The Louisiana State Police deployed surveillance drones in New Orleans during June 2020 protests over police abuse spurred by the killing of George Floyd, documents obtained by The Lens show. The revelation prompted criticism from a New Orleans surveillance watchdog group, which accused the agency of “weaponizing surveillance against residents who are peacefully protesting racial injustice.”
The Lens obtained flight logs showing that on June 3, 2020 — the day that NOPD officers deployed tear gas on demonstrators who were attempting to cross the Crescent City Connection — the State Police used two drones in New Orleans to monitor protests. One flight began at 5 p.m. and lasted five hours, according to the logs. Another flight in the city did not have a specified start time, but lasted two hours.
The information regarding the use of State Police drones comes as the city and state grapple with how to regulate rapidly advancing surveillance technologies available to law enforcement agencies. Eye on Surveillance, a New Orleans based group that advocates for stricter regulations on surveillance technology and more transparency surrounding its use, said that the use of drones to monitor protests was a misuse of resources.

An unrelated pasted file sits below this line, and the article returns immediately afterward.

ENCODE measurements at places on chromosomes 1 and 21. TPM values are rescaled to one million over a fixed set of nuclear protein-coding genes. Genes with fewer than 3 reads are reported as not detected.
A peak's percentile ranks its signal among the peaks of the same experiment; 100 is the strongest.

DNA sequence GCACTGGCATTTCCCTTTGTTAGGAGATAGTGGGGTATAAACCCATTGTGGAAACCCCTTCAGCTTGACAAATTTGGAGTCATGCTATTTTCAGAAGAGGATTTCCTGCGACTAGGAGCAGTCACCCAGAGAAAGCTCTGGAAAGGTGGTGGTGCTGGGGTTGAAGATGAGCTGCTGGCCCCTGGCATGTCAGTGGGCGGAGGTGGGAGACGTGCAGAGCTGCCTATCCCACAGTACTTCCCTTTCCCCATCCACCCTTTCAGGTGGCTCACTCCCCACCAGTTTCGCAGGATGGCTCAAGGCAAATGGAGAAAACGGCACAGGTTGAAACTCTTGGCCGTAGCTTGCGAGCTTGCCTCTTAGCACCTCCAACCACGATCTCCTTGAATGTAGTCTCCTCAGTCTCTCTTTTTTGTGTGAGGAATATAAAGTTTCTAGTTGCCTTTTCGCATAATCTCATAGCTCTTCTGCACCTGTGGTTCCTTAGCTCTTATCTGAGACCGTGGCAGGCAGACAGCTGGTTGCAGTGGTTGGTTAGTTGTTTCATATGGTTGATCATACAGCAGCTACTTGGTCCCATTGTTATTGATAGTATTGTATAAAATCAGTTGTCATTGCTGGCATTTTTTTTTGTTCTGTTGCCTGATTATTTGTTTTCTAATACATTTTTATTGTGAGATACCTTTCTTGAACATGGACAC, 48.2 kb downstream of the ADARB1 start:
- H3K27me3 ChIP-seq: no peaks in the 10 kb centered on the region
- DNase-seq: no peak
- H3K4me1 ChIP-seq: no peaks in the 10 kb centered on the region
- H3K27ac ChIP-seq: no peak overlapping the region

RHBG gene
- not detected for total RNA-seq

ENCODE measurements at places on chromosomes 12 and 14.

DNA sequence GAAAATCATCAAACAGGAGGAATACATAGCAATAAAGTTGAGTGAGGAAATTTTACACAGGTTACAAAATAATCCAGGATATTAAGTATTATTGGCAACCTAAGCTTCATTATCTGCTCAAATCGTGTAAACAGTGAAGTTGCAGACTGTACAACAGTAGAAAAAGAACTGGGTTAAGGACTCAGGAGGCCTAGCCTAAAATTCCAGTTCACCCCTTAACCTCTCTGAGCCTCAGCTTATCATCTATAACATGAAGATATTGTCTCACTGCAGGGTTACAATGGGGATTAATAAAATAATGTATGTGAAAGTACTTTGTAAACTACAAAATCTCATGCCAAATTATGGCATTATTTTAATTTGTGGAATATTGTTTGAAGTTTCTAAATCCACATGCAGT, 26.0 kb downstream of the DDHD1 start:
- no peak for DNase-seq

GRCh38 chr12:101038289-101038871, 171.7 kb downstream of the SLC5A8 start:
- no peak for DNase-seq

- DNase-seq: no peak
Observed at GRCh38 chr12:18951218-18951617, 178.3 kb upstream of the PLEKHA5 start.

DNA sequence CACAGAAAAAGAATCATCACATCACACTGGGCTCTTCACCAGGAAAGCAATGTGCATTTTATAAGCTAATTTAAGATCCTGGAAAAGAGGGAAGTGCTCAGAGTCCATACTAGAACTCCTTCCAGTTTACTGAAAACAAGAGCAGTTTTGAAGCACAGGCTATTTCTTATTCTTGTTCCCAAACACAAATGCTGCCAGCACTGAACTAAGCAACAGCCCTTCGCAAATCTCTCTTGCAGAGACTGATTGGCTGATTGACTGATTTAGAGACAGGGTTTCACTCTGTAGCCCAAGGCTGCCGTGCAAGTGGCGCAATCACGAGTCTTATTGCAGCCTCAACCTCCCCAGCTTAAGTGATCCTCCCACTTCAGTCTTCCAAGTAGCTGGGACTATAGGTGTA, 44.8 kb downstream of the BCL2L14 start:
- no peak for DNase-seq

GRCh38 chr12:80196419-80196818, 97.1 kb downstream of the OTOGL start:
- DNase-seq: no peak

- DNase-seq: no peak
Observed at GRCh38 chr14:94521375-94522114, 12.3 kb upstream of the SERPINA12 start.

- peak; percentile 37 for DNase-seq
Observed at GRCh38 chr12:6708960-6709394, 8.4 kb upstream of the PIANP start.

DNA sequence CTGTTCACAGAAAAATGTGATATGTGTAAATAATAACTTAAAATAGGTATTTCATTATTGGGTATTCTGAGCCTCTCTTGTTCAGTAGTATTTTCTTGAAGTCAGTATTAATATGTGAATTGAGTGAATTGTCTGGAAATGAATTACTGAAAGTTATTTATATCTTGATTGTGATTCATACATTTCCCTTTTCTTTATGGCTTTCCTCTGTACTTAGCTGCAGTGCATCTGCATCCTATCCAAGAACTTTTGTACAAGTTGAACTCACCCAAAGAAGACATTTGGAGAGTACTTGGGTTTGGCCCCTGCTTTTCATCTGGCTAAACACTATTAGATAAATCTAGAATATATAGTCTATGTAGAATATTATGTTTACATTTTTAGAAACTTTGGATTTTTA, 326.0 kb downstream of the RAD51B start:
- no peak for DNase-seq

“Louisiana law enforcement should be more focused on corporate boardrooms and political offices, where laws are broken everyday that result in deep community harm, instead of weaponizing surveillance against residents who are peacefully protesting racial injustice,” the group said in a written statement.
The exact purpose of LSP deploying the drones is unclear. Capt. Nick Manale, a spokesperson for the State Police, said that the agency uses drones to “provide aerial observation capabilities in support of public safety, emergency response, and first responder situational assessment” — which are all authorized under the department’s drone policy — but did not respond to provide the specific reason for deploying drones at the protests. Nor did he respond to questions about whether any local agencies requested the drone surveillance, or whether they were used to identify any individual protesters.
A spokesperson for Mayor LaToya Cantrell’s office declined to comment on whether they were aware of the drone flights in New Orleans.
Crescent City Connection protest